The concept of 3D video and television has been around for quite a while now, but it is slowly becoming a reality. Viewers in Japan can already receive an hour a day of 3D broadcasts, which can be viewed on special LCD TVs with polarized glasses.
Philips is even working on a system (WOWvx)to do away with the glasses, allowing the whole family to enjoy 3D images just the way we enjoy normal TV now!
But regardless of the way we view 3D images and movies, they have to be recorded first! And that generally means 2 cameras, with a spacing similar to the human eye, recording in sync. From this, 3D scenes can be rendered and, on the Moon, scientific data can be obtained (distances, crater depths etc.) opening up a whole new prospect for in-situ geology. Coupled with this, having a 3D image of the scene makes tele-operation of a lunar rover much more manageable.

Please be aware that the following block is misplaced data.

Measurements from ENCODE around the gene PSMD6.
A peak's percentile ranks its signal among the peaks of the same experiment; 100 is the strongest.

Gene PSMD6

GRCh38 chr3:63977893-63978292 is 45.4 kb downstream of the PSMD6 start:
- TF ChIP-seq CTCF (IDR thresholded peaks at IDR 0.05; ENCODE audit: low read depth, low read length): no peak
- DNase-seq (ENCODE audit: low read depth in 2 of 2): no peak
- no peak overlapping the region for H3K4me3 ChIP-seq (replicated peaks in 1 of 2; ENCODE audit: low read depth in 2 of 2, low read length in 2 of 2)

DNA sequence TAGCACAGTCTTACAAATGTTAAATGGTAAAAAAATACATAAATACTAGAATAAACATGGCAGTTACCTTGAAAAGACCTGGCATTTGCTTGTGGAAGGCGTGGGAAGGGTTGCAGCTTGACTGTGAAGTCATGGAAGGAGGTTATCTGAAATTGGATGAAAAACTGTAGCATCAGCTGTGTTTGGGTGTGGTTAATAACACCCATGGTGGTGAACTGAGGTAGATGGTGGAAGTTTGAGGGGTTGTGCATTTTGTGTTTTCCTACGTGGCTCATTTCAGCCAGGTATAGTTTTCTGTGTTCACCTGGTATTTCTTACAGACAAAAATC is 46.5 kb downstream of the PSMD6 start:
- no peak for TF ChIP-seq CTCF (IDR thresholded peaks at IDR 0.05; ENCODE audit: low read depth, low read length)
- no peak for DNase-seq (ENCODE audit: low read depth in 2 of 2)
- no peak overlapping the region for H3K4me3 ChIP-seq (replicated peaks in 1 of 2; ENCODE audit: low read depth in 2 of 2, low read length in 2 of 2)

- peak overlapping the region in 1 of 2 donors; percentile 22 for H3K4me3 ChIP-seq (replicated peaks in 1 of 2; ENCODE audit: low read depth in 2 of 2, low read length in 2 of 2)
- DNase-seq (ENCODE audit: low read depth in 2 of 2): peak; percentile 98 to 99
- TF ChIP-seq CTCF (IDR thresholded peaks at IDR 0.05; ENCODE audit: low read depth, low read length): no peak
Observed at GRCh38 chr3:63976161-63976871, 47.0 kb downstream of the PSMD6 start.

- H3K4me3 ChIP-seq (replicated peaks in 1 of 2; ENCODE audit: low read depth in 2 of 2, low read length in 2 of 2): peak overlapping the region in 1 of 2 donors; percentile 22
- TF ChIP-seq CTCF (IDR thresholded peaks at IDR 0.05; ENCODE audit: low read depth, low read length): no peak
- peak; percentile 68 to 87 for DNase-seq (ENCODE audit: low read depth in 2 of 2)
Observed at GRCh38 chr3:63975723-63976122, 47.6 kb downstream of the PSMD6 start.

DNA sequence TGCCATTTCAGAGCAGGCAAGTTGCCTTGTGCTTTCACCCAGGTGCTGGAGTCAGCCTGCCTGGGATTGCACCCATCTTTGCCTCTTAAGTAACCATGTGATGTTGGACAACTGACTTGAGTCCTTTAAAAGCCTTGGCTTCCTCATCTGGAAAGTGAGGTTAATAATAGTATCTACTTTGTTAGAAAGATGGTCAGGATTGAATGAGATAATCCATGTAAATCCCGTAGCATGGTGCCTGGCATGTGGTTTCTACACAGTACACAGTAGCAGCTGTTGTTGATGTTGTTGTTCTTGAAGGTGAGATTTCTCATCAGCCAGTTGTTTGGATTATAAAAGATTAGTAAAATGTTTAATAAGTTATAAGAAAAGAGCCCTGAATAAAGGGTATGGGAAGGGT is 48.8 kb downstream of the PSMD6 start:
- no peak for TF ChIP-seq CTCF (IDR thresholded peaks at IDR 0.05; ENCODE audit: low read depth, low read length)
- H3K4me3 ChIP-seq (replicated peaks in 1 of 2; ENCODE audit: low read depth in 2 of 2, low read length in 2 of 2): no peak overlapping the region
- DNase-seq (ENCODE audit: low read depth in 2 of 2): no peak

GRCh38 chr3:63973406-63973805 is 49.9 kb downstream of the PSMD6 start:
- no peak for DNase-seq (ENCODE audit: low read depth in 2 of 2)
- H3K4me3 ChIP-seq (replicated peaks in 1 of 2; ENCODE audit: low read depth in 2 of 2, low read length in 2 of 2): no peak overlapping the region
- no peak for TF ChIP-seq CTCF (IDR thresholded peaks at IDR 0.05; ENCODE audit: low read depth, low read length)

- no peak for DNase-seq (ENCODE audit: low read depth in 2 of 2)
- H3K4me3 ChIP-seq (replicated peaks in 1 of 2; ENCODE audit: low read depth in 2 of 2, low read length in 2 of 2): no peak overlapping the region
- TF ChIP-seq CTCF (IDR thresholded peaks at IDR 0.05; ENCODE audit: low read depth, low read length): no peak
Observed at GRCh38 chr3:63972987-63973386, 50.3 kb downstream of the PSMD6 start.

Remember: this isn't like the Mars rovers with a little training, a human operator can get used to the delay and adapt to real-time operations on the lunar surface. So should we record the Moon in 3D? Definitely! After all, why take one camera, when you could take two!